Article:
ing. Several vendors spoke with School Transportation News on how their products help keep school buses on the road for longer periods of time. Thomas offers the Detroit Diesel DD5 and DD8 engines to save fleets on

fuel costs as well as time and money in maintenance, Lukacs said. Meanwhile, the Bendix ADB22X air disc brakes offer school districts the

opportunity to improve the efficiency of their operations by extending the life of their brake friction thus resulting in friction less often and therefore keeping vehicles on the road longer, Keith McComsey, director of air disc brake & systems for Bendix Commercial Vehicle Systems, explained. “ADB22X air disc brakes provide shorter stopping distances and therefore

have the opportunity to provide a safer vehicle,” McComsey added. “Fleets and/or school districts that drive safer not only help protect drivers and cargo, but also tend to have vehicles on the road longer, rather than being repaired as a result of accidents.” McComsey added the ADB22X air disc brakes also have no grease points and take one-fourth of the time to replace friction than on drum brakes, which allows for shorter maintenance schedules and increased uptime on the road. Another benefit is the lowered risk of Compliance Safety and Accountability violations related to brakes being out of adjustment since ADB22X has an internal adjustment mechanism. Another product, as discussed on episode 39 of the School Transporta-

tion Nation podcast in November, the Cummins B6.7 engine has feature upgrades to meet the new EPA 2021 standards. The engine now allows for extended maintenance intervals, including longer oil drain intervals, more time between fuel filter changes and a complete maintenance-free crank- case ventilation system. Also new for 2021, the B6.7 offers advancements in connectivity to find, prevent, and resolve issues faster. Derek Kiesler, Cummins medium duty on-highway product manag- er, said in order to talk about the 2021 B6.7 engine, he wanted to remind listeners that the 2017 B6.7 delivered a 5 to 8 percent fuel efficiency im- provement over the 2013 ISBe.7. He added that same improvement will still be delivered for 2021. He added that Cummins focused its latest design on emission standards for greenhouse gas requirements for 2021, improving maintenance intervals and further steps to build upon the reliability. He said the new B6.7 engine delivers outstanding values through main- tenance intervals to help reduce planned downtime, which increases the uptime by keeping school buses on the road for longer stretches. Kiesler added this is a huge value for school corporations as it keeps the quantity of buses cycling through the service centers down, which in turn reduces costs for parts and labor. “We are always focused on reliability and uptime, and that never chang- es no matter what products were designing and delivering applications for,” Kiesler told School Transportation News Publisher Tony Corpin on the podcast. “And we really know the safety of our kids, … my two boys they go and get on the yellow bus every morning and come back home and the safety of them is so important, probably now more than ever in this pan- demic time. We really want to give our customers and the parents peace of mind, that the engine powering their bus is one less thing they have to worry about right now.” ●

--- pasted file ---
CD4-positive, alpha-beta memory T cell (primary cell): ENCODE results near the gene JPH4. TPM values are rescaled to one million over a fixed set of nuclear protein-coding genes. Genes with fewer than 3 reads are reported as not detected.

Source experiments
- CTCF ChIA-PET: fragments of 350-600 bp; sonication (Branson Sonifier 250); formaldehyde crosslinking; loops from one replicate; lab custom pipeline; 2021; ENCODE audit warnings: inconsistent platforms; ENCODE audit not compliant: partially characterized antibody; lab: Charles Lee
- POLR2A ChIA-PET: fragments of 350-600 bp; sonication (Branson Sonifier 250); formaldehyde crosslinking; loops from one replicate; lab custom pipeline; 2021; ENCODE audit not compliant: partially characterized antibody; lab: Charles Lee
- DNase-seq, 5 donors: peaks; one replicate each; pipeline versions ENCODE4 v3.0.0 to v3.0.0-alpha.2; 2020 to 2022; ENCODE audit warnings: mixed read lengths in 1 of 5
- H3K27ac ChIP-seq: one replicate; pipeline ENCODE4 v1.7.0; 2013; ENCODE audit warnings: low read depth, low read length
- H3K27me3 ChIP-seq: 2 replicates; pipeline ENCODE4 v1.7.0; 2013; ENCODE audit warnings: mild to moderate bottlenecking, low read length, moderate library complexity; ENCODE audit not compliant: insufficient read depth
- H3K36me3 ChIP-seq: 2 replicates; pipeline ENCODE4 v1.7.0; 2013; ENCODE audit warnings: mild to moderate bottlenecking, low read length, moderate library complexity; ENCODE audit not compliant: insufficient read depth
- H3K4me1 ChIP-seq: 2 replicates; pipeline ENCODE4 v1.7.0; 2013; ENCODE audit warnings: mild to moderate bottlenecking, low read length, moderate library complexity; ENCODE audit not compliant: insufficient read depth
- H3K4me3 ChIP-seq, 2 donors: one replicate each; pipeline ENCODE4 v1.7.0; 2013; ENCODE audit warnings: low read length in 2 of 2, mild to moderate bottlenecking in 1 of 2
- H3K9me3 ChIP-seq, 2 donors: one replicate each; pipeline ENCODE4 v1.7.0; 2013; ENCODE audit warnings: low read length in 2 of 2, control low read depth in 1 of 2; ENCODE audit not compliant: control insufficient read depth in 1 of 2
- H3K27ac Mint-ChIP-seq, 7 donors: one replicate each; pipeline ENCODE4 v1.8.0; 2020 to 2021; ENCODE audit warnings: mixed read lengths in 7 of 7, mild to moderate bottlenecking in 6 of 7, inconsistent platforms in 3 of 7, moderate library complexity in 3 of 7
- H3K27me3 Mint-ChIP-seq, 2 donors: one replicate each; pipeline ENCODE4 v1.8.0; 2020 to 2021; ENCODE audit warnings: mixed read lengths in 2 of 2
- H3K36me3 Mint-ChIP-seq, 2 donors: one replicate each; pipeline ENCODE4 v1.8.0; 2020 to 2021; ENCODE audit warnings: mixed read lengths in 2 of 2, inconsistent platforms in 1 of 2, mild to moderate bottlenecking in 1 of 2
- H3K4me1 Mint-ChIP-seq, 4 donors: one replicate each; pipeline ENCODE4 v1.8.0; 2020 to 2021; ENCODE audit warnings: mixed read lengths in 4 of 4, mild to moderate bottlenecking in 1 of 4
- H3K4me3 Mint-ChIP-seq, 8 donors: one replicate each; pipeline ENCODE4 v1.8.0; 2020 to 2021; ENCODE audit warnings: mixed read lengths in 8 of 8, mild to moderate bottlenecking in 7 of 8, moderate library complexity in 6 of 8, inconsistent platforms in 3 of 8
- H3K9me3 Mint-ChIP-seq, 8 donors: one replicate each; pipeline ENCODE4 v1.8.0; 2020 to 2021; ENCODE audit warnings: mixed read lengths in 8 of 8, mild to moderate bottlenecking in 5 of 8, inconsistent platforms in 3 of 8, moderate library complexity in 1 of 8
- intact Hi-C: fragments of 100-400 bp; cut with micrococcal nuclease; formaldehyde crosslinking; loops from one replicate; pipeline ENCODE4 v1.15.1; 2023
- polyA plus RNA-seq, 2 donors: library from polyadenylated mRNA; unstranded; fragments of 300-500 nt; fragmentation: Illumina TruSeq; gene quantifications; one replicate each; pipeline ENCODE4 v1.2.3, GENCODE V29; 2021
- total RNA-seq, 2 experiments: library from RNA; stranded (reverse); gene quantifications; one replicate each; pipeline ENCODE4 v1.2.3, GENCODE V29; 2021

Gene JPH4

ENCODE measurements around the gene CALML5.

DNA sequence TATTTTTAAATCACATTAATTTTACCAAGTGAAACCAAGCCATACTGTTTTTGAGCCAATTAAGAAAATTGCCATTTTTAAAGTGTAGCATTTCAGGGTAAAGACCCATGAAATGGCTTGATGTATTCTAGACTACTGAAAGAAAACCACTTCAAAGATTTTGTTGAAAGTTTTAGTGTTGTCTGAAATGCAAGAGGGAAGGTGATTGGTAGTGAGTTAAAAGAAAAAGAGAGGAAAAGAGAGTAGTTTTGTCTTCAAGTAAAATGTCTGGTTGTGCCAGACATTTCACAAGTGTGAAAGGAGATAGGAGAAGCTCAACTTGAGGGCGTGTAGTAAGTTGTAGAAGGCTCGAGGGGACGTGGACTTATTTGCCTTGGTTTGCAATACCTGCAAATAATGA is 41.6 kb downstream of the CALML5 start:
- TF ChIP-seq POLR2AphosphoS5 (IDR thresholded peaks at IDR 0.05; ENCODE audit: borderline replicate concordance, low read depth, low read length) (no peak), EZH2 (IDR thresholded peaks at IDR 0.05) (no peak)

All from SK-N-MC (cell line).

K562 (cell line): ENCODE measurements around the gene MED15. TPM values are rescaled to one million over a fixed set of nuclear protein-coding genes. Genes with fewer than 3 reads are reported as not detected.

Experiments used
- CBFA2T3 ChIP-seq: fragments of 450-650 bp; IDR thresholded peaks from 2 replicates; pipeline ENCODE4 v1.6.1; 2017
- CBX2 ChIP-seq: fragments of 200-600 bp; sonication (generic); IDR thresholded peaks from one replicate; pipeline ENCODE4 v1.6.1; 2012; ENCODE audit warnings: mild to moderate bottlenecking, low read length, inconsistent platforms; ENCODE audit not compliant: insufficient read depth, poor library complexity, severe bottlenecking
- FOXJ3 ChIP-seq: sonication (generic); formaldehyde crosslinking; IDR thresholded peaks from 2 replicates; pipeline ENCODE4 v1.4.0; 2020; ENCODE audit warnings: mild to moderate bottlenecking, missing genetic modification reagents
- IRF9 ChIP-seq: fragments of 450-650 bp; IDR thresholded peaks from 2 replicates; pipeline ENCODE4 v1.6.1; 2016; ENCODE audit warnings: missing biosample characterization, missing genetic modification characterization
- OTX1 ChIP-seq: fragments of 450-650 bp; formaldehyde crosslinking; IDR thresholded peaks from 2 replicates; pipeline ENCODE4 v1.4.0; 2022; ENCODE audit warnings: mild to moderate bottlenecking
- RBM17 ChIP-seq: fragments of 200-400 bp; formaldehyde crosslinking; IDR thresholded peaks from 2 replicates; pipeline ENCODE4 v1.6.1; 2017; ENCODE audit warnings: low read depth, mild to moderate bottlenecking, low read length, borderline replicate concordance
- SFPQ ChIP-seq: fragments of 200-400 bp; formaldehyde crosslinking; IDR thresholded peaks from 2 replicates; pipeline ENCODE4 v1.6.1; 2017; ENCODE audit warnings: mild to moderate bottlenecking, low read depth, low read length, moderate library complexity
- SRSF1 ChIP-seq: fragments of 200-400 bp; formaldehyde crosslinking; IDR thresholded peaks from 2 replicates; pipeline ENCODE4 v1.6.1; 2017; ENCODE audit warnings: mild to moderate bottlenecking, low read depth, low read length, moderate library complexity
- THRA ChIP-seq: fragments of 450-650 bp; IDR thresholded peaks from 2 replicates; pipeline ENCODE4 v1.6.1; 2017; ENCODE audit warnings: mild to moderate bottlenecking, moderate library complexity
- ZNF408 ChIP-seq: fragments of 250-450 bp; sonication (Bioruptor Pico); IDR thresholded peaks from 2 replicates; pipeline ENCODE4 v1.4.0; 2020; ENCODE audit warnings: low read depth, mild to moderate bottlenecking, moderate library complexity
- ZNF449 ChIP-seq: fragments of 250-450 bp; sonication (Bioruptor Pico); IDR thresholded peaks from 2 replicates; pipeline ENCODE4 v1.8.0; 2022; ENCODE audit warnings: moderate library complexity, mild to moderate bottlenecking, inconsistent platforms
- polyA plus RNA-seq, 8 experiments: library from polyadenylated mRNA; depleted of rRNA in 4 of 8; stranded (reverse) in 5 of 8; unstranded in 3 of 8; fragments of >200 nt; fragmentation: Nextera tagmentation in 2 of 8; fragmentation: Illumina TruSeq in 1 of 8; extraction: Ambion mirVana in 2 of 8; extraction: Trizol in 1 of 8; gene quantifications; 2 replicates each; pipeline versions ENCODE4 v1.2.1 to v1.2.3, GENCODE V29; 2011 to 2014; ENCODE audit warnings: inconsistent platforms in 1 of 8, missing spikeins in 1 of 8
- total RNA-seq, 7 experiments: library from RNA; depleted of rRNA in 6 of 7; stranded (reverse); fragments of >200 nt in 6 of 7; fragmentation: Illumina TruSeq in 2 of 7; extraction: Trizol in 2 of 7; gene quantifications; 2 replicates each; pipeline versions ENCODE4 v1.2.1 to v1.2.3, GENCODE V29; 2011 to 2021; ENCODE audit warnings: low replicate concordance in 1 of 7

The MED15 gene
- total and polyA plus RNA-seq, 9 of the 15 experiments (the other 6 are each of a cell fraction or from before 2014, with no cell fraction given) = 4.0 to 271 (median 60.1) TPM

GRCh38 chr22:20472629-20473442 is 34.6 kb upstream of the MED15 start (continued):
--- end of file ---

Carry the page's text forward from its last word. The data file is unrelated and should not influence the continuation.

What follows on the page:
Find all episodes of the School Transportation Nation podcast at

32 School Transportation News • JANUARY 2021

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